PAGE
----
Music festivals are a big part of the music industry. But where are they going in the future? We’ll be exploring that in our series The Music Festival of the Future.
In one of the more dramatic changes of opinion among the American public, the legalization of marijuana has quickly gained support, nearly inverting the dynamic from ten years ago. Around 61% of adults now say that marijuana should be legalized. Which is to say, more likely than not, one day legalization will happen and that day is definitely on the horizon.
While such a decision would rightly be lauded as a strong step forward among prison reformers, social justice advocates, and more, it’s worth also considering the impact legalization will have on music festivals and the music and live events industries.
We’ve written before about the safety concerns around drug use at music festivals and how festivals should approach it. While it would still need to be an investment from music festivals to address concerns, it would help alleviate some costs by allowing them to treat marijuana like they do alcohol, instead of treating it like harder drugs. Since most places that are legalizing now seem to still be making the legal age of consumption and purchase 21, for all ages and 18+ festivals, this would still be a concern, but only insofar as alcohol is.
However, on the business side, there are a whole new set of things that must be considered with legal marijuana. The alcohol comparison before might’ve given you a hint. As legalization takes place, cannabis companies are able to come out of the shadows and participate in the market like many other companies. Which includes many of the things companies do. Like advertising.
Canada, which recently became only the second country to completely legalize marijuana consumption nationwide, is beginning to have to confront this issue. The federal health department has recently decided it will crack down on marijuana businesses that are advertising at music festivals, raising concerns about some companies engaging in corporate sponsorships and other promotional activities that go against the Cannabis Act itself.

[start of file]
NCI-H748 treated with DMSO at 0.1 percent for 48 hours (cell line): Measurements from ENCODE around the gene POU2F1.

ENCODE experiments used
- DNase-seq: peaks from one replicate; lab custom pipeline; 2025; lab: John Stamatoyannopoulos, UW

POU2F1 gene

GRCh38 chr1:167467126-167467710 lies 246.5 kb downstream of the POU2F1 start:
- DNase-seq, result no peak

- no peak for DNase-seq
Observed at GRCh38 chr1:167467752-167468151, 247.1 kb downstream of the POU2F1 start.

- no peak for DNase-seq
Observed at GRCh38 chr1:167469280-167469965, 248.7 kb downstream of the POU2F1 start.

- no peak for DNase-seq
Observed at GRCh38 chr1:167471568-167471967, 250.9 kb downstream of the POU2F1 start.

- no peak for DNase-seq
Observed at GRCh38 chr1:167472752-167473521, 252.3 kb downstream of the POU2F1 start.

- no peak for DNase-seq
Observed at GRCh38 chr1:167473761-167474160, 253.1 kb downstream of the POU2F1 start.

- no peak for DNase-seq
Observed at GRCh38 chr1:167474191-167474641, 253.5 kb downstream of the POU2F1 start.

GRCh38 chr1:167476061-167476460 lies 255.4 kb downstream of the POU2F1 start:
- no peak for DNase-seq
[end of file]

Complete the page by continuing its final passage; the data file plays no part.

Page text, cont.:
The issue at hand is that the act strictly prohibits such companies from promoting its products to minors, a clause that likely would make it into any legalization bill in the United States or the United Kingdom as well. While legalization won’t happen in Canada until October 17th, companies are beginning to experiment and see what they can do ahead of that date.
While the companies’ names have not been released by Health Canada, according to The Canadian Press, some of the companies under scrutiny include Canopy Growth Corp. for their activity at the Field Trip music festival and Pride Toronto, and Aurora Cannabis for their activity at North by Northeast.
A spokesperson for Canopy Growth Corp. defended the company’s practices as solely educational and focused on the responsible use of its product, and claimed the company had consulted with counsel and was actively working with regulators to remain compliant with the law.
However, a Health Canada spokesperson posited that companies were attempting to take advantage of the gray areas around the new law in order to raise brand awareness while they still could.
While most of the scrutiny so far has fallen on the cannabis companies, for the music festivals themselves, it seems they are content to let the companies use them without much thought. Going forward though, music festivals may need to take a more proactive stance when it comes to being compliant with laws and protecting the interests of all their attendees. Much like regulations regarding advertising related to the sale and consumption of alcohol and tobacco are subjects music festivals need to be aware of because marijuana will likely follow a similar path. Music festivals cannot simply abdicate responsibility in this area, even early on, as music festivals in Canada seem content to do.
Marijuana can be fun and relatively safe, at least more so than other legal products like alcohol and tobacco. However, there are still risks associated with them, particularly for minors. For music festivals that have an outsize impact on these developing minds, their choices need to be smart, responsible, and protect the interests of their fans.